The reconnection with the mystical parts of our faith is intriguing to many Westerners who have grown up in a scientific culture. We desire to know the ancient faith of so many who went before. One thing that this desire for the mystery of God will drive (in my opinion anyway) is a reconnection with the historical roots of Christianity. Most of pre-Enlightenment Christianity has much to teach us today about experiencing the mystery of God through the Word and the sacraments in community. A couple thoughts lend themselves to this conclusion. First, more Christians will realize that the church of Jesus Christ survived for 1500 years without the printed Bible. This will show us again the priority of studying the Word in community and learning our theological framework within the boundaries of the church (immediate and historical). The drive to push our people to read the Scriptures on a daily basis will be connected with a deep desire to experience the living Word as He shapes us in community. The creeds will even make a comeback in some circles as a desire for historical orthodoxy increases. Second, more Christians will realize that the modern church has lost its sacramental identity. Driven more by fads and perceived needs of lost people, the church has lost its place for the Christian as the connection between the heavenly and the earthly, the eternal and the temporary. The church of the future will reembrace a high view of baptism and the Lord's Supper. Look for a new practical theology driven by mystical views of ancient practices.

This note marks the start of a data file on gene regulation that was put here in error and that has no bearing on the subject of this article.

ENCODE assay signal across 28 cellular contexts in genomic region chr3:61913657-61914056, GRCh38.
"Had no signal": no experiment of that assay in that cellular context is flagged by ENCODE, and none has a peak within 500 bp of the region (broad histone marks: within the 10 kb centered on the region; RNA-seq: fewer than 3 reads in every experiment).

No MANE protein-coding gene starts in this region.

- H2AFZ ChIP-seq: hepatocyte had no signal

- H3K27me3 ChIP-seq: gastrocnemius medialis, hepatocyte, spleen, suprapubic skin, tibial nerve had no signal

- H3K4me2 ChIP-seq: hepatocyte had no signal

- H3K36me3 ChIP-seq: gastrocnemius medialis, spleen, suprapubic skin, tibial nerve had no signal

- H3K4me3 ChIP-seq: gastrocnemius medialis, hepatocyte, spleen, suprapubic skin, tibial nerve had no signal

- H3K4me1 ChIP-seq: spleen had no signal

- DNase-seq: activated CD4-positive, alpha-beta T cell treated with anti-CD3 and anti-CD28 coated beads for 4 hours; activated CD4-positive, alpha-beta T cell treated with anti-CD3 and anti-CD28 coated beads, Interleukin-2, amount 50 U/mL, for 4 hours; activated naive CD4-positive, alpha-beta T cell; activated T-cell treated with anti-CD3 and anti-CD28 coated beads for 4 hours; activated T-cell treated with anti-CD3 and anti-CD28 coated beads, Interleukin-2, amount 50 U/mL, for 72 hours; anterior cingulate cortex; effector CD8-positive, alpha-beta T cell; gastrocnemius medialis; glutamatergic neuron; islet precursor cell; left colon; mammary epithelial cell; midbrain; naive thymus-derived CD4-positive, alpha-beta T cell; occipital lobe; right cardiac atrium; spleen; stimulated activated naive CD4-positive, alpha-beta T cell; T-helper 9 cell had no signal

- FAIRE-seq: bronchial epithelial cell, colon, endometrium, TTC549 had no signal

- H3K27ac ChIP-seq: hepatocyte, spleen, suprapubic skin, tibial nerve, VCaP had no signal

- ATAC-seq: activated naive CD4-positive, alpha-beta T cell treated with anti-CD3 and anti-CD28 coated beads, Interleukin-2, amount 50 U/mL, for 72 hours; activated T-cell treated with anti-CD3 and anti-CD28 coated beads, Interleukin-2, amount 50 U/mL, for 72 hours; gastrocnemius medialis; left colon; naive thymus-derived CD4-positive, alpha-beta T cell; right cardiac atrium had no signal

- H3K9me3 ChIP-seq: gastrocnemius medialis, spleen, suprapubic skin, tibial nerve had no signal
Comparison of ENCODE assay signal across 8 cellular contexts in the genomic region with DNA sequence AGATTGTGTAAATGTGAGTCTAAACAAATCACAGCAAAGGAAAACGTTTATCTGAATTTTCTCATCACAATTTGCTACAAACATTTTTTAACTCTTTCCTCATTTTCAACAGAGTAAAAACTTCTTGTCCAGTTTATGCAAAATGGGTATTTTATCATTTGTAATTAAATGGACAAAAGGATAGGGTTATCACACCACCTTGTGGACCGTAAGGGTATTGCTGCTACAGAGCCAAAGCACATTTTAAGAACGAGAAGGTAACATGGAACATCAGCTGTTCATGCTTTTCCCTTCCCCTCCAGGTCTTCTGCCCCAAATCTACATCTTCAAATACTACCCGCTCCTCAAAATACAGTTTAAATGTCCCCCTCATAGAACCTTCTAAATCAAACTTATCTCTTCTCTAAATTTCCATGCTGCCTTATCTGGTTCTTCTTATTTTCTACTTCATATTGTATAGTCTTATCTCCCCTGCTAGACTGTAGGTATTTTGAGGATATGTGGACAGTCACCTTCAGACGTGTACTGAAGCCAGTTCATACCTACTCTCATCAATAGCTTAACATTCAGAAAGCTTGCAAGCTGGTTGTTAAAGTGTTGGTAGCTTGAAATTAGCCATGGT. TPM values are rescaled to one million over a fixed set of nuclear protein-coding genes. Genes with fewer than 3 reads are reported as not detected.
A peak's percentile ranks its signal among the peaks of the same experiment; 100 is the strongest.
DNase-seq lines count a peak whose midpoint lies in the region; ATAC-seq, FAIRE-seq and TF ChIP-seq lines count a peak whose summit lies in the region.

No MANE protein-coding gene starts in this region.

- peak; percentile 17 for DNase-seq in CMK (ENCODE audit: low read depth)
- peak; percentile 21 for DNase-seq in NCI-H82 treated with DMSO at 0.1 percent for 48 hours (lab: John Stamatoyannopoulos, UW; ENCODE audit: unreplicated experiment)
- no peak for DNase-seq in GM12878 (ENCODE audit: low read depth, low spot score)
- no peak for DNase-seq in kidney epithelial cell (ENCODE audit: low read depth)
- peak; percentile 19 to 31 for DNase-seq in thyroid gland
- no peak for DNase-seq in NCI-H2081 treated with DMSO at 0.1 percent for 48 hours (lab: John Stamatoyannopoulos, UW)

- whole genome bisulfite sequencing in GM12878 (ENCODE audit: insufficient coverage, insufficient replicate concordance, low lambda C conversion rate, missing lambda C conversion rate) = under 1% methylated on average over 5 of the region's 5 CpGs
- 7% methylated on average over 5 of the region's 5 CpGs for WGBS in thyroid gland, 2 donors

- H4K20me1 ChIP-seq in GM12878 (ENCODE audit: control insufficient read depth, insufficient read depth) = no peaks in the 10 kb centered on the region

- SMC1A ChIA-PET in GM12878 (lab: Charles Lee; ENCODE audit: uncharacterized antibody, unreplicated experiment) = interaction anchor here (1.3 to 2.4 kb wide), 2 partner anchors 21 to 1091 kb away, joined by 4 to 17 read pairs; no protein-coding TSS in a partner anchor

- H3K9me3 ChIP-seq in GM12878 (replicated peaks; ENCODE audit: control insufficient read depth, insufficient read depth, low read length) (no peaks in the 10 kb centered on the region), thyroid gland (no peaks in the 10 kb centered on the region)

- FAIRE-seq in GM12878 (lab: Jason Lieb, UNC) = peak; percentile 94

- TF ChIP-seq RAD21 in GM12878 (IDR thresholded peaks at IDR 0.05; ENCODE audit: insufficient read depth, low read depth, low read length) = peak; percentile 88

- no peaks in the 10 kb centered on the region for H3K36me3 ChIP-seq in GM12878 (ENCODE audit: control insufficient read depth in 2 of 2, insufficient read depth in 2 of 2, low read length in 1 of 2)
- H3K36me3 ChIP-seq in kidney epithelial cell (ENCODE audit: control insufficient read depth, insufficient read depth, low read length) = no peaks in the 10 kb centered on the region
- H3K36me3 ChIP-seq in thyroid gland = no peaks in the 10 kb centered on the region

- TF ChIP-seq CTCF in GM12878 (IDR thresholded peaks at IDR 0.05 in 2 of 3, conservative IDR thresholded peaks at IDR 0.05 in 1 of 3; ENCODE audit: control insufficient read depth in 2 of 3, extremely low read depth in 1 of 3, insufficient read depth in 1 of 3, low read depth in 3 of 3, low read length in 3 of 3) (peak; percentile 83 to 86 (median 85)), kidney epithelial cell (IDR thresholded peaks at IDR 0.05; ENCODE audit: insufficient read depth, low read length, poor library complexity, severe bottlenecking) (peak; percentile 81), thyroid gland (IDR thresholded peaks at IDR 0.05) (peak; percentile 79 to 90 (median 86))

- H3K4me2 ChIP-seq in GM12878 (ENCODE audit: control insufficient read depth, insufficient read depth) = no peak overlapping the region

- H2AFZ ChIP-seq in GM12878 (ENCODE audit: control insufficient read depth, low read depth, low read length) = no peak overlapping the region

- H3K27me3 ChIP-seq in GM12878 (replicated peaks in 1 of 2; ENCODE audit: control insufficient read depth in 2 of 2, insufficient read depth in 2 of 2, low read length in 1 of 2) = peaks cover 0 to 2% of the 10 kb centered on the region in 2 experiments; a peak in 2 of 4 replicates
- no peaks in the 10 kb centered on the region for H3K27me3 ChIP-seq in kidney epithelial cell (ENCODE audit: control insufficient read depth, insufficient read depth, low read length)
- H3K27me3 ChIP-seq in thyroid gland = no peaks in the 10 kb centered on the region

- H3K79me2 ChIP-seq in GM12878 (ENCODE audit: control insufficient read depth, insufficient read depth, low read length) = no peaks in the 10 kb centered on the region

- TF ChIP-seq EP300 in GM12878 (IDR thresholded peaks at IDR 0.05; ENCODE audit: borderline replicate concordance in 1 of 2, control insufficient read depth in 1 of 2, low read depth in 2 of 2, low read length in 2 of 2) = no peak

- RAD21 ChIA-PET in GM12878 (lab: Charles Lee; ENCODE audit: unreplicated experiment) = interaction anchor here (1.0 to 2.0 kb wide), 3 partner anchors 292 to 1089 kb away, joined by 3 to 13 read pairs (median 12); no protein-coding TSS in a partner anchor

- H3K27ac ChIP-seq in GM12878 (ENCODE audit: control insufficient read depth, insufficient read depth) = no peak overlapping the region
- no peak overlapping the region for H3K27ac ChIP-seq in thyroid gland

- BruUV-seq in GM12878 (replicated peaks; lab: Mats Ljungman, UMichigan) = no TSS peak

There you have it; expect more connection with ancient communities of faith through their confessions, practices, and sacramental theology. It is coming.

Friday, September 16, 2005

Future Trends #6: Elder-Rule

Sorry for the delay on my posts. Starting school has slowed down my personal blogging.

I believe that one of the sharpest trends to shape the future church will be the elder-rule model. Most young ministers that I know who have grown up in congregational-rule models are done with them. There are still many questions about authority that the church will struggle with in the future (say between full-time staff and lay-leadership), but I see growing unanimity in young leaders away from a committee and congregational-led model.